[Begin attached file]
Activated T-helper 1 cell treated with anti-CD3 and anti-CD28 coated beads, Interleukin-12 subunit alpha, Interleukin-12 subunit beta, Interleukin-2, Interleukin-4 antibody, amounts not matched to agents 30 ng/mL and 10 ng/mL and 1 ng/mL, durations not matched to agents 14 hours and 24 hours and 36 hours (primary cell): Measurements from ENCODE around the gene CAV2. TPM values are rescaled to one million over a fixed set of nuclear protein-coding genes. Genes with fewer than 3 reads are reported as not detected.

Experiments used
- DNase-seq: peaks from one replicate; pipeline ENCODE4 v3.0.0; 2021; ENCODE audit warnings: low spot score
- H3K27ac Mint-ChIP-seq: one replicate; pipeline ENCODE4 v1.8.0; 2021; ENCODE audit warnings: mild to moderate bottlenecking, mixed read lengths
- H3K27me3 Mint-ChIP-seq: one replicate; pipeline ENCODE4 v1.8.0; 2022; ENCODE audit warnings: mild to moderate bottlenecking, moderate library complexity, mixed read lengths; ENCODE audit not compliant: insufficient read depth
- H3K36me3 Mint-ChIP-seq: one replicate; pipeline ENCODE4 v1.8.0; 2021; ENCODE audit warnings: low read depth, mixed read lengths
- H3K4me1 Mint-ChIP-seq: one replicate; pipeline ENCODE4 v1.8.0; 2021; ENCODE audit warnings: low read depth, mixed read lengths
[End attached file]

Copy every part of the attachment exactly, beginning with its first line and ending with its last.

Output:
Activated T-helper 1 cell treated with anti-CD3 and anti-CD28 coated beads, Interleukin-12 subunit alpha, Interleukin-12 subunit beta, Interleukin-2, Interleukin-4 antibody, amounts not matched to agents 30 ng/mL and 10 ng/mL and 1 ng/mL, durations not matched to agents 14 hours and 24 hours and 36 hours (primary cell): Measurements from ENCODE around the gene CAV2. TPM values are rescaled to one million over a fixed set of nuclear protein-coding genes. Genes with fewer than 3 reads are reported as not detected.

Experiments used
- DNase-seq: peaks from one replicate; pipeline ENCODE4 v3.0.0; 2021; ENCODE audit warnings: low spot score
- H3K27ac Mint-ChIP-seq: one replicate; pipeline ENCODE4 v1.8.0; 2021; ENCODE audit warnings: mild to moderate bottlenecking, mixed read lengths
- H3K27me3 Mint-ChIP-seq: one replicate; pipeline ENCODE4 v1.8.0; 2022; ENCODE audit warnings: mild to moderate bottlenecking, moderate library complexity, mixed read lengths; ENCODE audit not compliant: insufficient read depth
- H3K36me3 Mint-ChIP-seq: one replicate; pipeline ENCODE4 v1.8.0; 2021; ENCODE audit warnings: low read depth, mixed read lengths
- H3K4me1 Mint-ChIP-seq: one replicate; pipeline ENCODE4 v1.8.0; 2021; ENCODE audit warnings: low read depth, mixed read lengths